An estimated 80% of jobs filled are never advertised or posted. They are part of the “hidden job market” that exists due to reorganizations, the new introduction of new products and services, promotions, and other changes and growth in the company. The only way to find out about these “hidden jobs” is through networking.

Networking Defined
Making Contact
Potential Contact List
Other Places to Look for Contacts
The Basics
Be Strategic
Networking DOs
Networking DON'Ts
Follow Up
Final Tips...

Networking Defined

  • The art of building relationships/alliances - it is an ongoing process (not just during the job search)
  • Get to know others and VALUE getting to know others
  • Pre-existing personal connections are the most effective way to hear about and land a job

Making Contact

Anywhere can be a networking opportunity. Try the following:

  • Class presentations
  • Career & Internship Fairs
  • Career Development Center Resources
  • Alumni Relations
  • Professional / Student Organizations
  • Informational Interviewing—Brainstorm your circle of influence and ask your friends and family who they may know in a given field

Always get a business card from the people who you meet. Keep them organized and/or create a spreadsheet with a column indicating how you met them and of what your conversation consisted.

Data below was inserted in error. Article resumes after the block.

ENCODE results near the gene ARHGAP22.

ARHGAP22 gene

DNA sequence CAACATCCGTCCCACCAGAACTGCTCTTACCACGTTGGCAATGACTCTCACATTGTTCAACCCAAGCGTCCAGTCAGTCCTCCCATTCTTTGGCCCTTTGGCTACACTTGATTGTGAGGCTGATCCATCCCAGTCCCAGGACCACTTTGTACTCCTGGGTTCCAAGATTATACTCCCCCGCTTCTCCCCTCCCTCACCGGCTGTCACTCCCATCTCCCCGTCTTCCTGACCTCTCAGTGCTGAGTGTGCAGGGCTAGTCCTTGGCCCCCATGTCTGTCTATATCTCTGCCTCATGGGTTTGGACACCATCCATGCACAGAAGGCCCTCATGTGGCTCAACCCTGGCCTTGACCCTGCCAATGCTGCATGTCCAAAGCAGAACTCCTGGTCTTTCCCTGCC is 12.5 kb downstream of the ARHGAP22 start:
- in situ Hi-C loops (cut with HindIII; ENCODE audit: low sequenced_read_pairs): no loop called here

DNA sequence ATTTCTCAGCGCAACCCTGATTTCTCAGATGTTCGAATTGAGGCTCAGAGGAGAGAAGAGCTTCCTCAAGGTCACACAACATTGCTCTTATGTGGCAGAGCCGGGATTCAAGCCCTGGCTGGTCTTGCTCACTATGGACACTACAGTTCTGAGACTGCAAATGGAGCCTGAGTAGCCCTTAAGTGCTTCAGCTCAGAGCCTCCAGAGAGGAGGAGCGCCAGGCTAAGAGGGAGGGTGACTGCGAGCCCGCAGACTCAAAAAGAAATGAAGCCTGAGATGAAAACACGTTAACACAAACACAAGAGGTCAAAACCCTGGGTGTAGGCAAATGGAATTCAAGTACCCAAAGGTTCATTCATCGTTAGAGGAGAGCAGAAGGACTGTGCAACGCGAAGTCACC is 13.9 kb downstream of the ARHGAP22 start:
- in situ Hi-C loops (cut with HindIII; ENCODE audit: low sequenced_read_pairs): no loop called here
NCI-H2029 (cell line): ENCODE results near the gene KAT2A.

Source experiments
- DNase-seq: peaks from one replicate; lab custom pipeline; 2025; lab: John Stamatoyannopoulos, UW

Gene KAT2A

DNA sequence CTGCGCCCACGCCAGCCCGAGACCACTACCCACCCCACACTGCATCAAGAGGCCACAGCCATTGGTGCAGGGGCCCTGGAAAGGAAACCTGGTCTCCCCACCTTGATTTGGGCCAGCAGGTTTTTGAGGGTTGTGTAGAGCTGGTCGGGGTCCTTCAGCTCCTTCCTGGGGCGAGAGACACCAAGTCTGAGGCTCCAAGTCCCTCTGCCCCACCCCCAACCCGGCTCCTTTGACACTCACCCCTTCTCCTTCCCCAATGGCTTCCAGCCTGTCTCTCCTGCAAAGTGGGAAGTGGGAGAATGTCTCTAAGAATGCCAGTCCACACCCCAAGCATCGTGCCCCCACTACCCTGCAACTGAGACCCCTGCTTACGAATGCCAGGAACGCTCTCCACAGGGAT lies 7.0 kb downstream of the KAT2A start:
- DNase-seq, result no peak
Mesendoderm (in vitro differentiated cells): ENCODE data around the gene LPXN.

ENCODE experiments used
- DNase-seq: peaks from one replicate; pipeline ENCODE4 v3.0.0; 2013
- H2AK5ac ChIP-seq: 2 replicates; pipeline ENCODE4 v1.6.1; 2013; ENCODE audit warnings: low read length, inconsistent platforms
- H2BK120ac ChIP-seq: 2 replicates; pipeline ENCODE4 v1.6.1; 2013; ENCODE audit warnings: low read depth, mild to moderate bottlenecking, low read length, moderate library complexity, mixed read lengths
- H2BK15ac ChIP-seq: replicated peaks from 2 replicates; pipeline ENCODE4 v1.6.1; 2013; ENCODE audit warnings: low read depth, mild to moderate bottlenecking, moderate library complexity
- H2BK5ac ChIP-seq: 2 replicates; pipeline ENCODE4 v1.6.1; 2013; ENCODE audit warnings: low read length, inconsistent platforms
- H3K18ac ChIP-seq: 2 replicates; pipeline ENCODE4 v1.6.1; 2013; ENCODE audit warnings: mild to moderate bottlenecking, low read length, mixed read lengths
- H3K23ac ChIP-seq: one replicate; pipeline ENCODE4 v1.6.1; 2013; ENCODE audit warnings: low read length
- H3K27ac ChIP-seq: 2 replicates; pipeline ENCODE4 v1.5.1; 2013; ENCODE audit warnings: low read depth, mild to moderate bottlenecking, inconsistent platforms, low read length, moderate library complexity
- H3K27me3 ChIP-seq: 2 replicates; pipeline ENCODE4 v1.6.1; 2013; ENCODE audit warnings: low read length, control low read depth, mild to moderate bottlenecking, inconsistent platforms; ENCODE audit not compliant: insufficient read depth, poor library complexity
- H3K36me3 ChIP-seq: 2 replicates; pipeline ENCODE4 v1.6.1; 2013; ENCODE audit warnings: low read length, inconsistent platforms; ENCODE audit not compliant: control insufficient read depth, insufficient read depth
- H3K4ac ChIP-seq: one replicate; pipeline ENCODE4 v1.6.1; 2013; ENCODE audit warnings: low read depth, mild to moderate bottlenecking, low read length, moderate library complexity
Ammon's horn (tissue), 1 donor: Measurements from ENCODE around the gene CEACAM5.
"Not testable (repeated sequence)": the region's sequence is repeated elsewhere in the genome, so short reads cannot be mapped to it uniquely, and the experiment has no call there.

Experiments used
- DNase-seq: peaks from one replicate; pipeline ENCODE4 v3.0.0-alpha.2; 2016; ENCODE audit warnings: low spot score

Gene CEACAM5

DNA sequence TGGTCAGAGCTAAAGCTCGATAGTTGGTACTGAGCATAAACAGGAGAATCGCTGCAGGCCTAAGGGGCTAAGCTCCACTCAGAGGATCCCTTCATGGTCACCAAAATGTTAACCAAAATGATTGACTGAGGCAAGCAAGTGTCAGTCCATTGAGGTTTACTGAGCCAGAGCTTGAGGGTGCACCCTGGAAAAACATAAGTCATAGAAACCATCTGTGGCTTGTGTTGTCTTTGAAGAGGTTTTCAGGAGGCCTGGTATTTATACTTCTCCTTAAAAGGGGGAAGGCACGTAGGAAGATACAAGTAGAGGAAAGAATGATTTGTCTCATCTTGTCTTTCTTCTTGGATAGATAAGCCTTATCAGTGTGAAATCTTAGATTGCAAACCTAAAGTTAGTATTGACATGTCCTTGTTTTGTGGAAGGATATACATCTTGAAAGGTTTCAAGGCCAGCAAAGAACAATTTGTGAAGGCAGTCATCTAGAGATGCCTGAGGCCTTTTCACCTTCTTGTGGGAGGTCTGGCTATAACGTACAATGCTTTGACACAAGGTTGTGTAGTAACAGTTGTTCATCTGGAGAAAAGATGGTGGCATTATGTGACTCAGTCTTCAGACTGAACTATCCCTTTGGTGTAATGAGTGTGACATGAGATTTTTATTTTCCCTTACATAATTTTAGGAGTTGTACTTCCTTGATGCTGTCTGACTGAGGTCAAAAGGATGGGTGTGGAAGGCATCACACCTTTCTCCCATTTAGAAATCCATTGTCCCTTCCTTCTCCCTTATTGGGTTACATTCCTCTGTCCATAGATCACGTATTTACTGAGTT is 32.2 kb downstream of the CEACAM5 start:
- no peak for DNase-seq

Potential Contact List

Think about potential contacts coming from any of the following members of your immediate social, professional, school, or extra-curricular circles. The following are certain people who may be able to help:

  • Family Members, Friends, Social Acquaintances
  • Co-workers (present and former), Current or Previous Employers
  • Alumni from your high school or College
  • Members of clubs or professional organizations
  • Various service professionals:  Lawyers, Hairdressers, Doctors, Accountants

Other Places to Look for Contacts …

If you are not finding contacts within your immediate circles, there are still a variety of places to start networking.

  • Employment offices of companies in which you are interested
  • Temporary agencies – Temp agencies such as Accountemps or Robert Half International can give you temporary opportunities to get work experience and network with potential employers while you earn money
  • Local Chambers of Commerce
  • Employment Development Department or State Unemployment Agency
  • Local library or college job posting services